Mitt Romney: A Failed Mormon Prophecy

Well, it’s official. Barack Obama has been sworn in for his second term as president, and the news media has parsed all the important issues: eye rolling, lip syncing, and age-appropriate hair. Finally it feels appropriate to share an observation out of Mormon history when it should have none of the sourness of political partisanship (which I try so desperately to avoid).

In the Winter of 1855, with full blown war with the federal government on the not-so-distant horizon, Brigham Young, governor of the Utah Territory and leader of the Latter Day Saints, envisioned a time when America would fall into such a state of disrepair that the people would call on a Mormon to save them:

Brethren and sisters, our friends wish to know our feelings towards the government. I answer, they are first rate, and we will prove it too, as you will see if you only live long enough, for that we shall live to prove it is certain; and when the Constitution of the United States hangs, as it were, upon a single thread, they will have to call for the “Mormon” Elders to save it from utter destruction; and they will step forth and do it.

Photo: Luke X. Martin

If the LDS church’s loudest public voice is to be believed, America has reached that precipice. Then why the monumental failure of Mitt Romney to secure the presidency and save America? Could it be that Glenn Beck is wrong and ACORN, radical Islamic militants, and Reform Jews didn’t conspire to put a socialist race-warrior into office? Or could he perhaps be right and Satan still holds the world in his thrall, leaving the saints to wait for the nation to get just a little bit worse before their final vindication? Is it possible that the Mormons in general and Brigham Young in particular were not actually gifted with any special ongoing revelation from God?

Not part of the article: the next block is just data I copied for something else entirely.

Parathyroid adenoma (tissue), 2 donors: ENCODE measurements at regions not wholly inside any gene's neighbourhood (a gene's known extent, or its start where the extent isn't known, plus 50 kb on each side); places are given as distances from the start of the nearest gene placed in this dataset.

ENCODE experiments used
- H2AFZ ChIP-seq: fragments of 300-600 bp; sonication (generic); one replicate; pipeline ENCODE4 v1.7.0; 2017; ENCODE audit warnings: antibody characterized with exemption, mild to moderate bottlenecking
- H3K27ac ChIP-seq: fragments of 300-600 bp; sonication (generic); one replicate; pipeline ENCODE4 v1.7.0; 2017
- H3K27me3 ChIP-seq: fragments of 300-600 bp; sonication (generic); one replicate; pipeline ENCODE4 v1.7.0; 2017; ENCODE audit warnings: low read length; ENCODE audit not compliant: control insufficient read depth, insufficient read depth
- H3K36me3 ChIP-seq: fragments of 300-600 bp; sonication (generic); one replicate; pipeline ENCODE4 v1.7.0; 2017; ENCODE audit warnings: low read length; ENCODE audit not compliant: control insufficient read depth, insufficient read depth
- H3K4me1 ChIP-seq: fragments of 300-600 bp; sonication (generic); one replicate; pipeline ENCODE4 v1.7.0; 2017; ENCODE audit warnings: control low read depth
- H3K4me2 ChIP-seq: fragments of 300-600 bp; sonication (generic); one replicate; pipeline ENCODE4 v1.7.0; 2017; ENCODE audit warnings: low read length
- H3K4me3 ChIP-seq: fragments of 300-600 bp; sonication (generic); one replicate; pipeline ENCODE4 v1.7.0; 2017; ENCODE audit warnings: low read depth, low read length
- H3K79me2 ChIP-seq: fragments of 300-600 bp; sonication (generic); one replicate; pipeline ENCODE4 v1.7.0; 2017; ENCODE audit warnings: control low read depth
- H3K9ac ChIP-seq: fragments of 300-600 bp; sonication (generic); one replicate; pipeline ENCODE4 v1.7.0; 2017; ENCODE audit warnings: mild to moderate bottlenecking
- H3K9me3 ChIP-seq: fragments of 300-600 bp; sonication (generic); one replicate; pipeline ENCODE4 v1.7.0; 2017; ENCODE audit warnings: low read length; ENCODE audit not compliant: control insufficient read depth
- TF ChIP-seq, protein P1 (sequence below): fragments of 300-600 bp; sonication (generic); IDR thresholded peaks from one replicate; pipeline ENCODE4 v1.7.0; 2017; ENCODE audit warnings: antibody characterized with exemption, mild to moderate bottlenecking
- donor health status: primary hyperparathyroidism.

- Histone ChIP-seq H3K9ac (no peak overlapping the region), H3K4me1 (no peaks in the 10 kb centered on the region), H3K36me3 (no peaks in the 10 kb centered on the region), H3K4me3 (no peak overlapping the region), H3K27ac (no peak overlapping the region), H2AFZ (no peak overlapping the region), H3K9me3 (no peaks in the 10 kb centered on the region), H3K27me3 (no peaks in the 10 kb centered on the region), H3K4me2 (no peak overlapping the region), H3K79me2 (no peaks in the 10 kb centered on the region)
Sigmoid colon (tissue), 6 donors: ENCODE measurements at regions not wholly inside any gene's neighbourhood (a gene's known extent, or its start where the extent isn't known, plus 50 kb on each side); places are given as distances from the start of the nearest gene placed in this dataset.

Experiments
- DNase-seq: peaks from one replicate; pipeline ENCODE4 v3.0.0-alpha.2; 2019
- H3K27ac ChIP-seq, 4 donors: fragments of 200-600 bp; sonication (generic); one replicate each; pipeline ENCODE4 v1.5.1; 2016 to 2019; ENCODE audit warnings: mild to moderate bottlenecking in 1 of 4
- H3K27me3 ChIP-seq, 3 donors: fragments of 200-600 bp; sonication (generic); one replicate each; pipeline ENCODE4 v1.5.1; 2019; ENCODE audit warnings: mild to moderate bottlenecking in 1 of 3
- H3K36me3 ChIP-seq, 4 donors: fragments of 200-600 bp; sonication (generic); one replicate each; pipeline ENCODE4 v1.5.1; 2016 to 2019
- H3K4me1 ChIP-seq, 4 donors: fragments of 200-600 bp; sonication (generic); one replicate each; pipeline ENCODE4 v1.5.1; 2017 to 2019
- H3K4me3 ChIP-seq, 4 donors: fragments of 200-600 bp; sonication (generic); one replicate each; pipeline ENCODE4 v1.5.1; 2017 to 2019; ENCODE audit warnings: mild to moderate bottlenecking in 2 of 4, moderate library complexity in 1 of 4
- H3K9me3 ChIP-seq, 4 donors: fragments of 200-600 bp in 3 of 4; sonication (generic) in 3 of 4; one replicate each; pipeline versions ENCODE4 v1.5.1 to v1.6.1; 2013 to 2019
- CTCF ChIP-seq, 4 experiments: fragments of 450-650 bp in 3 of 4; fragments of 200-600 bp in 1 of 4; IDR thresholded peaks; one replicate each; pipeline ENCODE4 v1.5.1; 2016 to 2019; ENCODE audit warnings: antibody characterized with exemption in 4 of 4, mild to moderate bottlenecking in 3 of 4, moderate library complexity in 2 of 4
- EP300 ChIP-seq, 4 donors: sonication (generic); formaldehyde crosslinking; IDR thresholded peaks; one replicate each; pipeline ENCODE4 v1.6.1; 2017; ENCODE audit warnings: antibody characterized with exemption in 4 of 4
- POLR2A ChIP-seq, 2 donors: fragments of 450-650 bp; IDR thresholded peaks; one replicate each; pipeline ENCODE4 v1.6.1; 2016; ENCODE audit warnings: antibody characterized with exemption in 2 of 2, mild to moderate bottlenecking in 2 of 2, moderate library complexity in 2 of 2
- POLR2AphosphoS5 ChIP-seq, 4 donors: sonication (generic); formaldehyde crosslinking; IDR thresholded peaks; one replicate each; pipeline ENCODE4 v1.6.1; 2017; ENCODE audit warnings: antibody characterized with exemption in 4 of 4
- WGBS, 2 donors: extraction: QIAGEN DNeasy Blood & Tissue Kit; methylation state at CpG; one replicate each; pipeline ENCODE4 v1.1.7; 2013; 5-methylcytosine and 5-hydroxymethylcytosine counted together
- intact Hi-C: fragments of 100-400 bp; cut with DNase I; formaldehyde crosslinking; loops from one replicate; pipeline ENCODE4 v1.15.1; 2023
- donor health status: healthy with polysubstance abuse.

Let’s table all those wonderfully provocative suggestions for the moment and consider another. One year earlier, Brigham Young had delivered a Fourth of July address as part of a series of speeches by prominent Mormons taking America to task for its partisanship and its failure to realize the lofty goals of the American Revolution. Young had his own observations about failures of the US in its highest office and proposed a different set of qualifications for the highest office. Maybe Romney failed to be the great Mormon savior of America because, it turns out, he’s not the kind of man Mormon’s thought the nation needed and the people deserved:

The people should concentrate their feelings, their influence, and their faith to select the best man they can find to be their President, if he has nothing more to eat than potatoes and salt–a man who will not aspire to become greater than the people who appoint him but be contented to live as they live, be clothed as they are clothed, and in every good thing be one with them.

[A man] capable of communicating to the the understanding of the people according to their capacity, information upon all points pertaining to the just administration of the Government. He should understand what administrative policy would be most beneficial to the nation. He should also have the knowledge and disposition to wisely exercise the appointing power, so far as it is constitutionally within his control, and select only good and capable men for the office. He should not only carry out the legal and just wishes of his constituents, but should be able to enlighten their understanding and correct their judgment. And all good officers in a truly republican administration will constantly labor for the security of the rights of all, irrespective of sect or party.

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